Go beyond providing a seat on the board for people with first-hand experience: Bringing knowledge and insights based on first-hand experience into decision-making spaces is essential. But bringing a single person with that experience onto a board and expecting them to contribute without support or training – or to represent everyone with experience of the issue – is irresponsible. Go further. Think about what it would take to make your organisation as permeable to first-hand expertise as it is to learned expertise. Boards need to be on your list, but what about jobs, other voluntary roles, project oversight, strategy development, horizon scanning, or skills development?
3. Create inclusive cultures
Deeply ingrained assumptions, practices, behaviours and relationships in the sector – the ‘rules of the game’, obvious to some but not to others – maintain the status quo. Shifting this culture requires diligent effort to make it visible, challenge exclusionary practices and create more inclusive alternatives.
Invest in the time and space it takes to build trust: Factor in the time it takes to bring people together and develop meaningful, trusting relationships from the start. Schedule opportunities for ongoing conversation – don’t leave it to chance. Move ‘at the speed of trust’. As one Power Project participant described, “Stay in touch, keep connected. One bad day can change everything – people with lived experience will need your support.”
Pay attention to culture within the staff team: A person’s job title, personality, personal relationships and identity will affect whether their voice is heard and has influence. Competing organisational priorities can mean the needs and interests of certain individuals or teams might dominate the agenda. Ensure frontline staff, and those tasked with participation and engagement, are properly resourced and supported, with access to decision-making spaces.
Challenge and disrupt exclusionary social norms: Stories and images that evoke pity to generate funds have been justified as a means to an end, but they feed into negative stereotypes and reinforce social narratives (eg ‘deserving’ versus ‘undeserving’ poor) that perpetuate inequality. Social sector organisations have a responsibility to use their platforms to tell more authentic and nuanced stories, to challenge stereotypes and improve representation in the public sphere – or use their resources to create platforms for others.
4. Develop consciousness and capabilities
We tend not to be aware of our own power and privilege, or the way it affects how we see the world or interpret other people’s experience or situation. To get better at seeing how power affects us all requires an investment in learning and a commitment to interrogating our own consciousness, capabilities and hidden assumptions and creating spaces to encourage others in the organisation to do the same.
Start with yourself: Reflect on what you hope to use your power for and why (the exercises in It’s All About Power may help). Acknowledge the limits of your own (or any) individual point of view and actively seek out different perspectives. Practise ‘listening to understand’ and be willing to be ‘checked’ on your assumptions and behaviour.
Get comfortable with feeling uncomfortable: Questioning things we take for granted is never easy, but it is an essential part of transforming the power dynamics that cause inequality and exclusion. To really value knowledge and insights gleaned from first-hand experience can be hard for people who have invested energy and resources in academic learning or in a career in the social sector – but it is essential.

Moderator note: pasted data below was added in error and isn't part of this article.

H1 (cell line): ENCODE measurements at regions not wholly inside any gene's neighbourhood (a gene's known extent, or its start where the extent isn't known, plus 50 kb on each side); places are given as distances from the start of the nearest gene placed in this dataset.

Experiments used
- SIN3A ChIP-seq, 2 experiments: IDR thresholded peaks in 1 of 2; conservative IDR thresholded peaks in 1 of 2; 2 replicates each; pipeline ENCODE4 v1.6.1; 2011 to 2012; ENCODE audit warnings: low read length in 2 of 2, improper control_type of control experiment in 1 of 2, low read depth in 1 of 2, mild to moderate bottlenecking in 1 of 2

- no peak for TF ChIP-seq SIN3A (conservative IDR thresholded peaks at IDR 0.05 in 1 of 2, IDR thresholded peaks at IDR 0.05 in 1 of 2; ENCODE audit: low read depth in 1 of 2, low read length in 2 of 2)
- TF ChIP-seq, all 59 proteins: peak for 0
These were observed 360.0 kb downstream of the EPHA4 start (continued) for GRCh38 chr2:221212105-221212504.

Ask people, and keep asking, what matters to them: Not many people are entirely comfortable in a new or unfamiliar environment. Give people from outside the sector the best chance of bringing their most thoughtful selves to a conversation by sharing your questions in advance. Allow them space to develop new ideas or change their minds. Be alert to the power dynamic between different roles and positions. Seek out alternative ways for people to be involved that go beyond sharing stories of hardship. Work together to identify needs, plan, take action and reflect on success – and ensure people have the power to choose.
Create space for collective reflection and political awareness: Poverty and inequality can cause feelings of shame, stigma and personal responsibility. People can’t always identify the underlying structural issues that impact them. Meeting and reflecting with others with shared experiences is one way to locate individual experiences within a wider political context. This, in turn, can promote collective understanding and generate possible solutions. Supporting people to shape solutions that are ambitious but achievable can be more constructive than promising them they can change the world if only they ‘believe in themselves’.
Unleashing the power of the sector
The charity sector can no longer act as the ‘hero saviour’ of Victorian philanthropic tradition, it needs to reimagine its work as a partner, working in active solidarity and employing its resource, capabilities and reach alongside people’s first-hand knowledge of social issues to unleash our collective power for change.
As we heard on the Power Project, “You can’t put responsibility to fix a system on the people who are on the receiving end of it. People in positions of power need to take their responsibility seriously and use it well.” Abdicating responsibility – or assuming a single engagement or participation role has this covered – is simply not an option.
By transforming power at the heart of social sector organisations, we believe those organisations can act in deeper solidarity with people and communities – and unleash our collective power to create change.
This long-read blog is an edited version of an article Financing the True Cost of Participation that first appeared in Charity Finance magazine, 1st July 2022.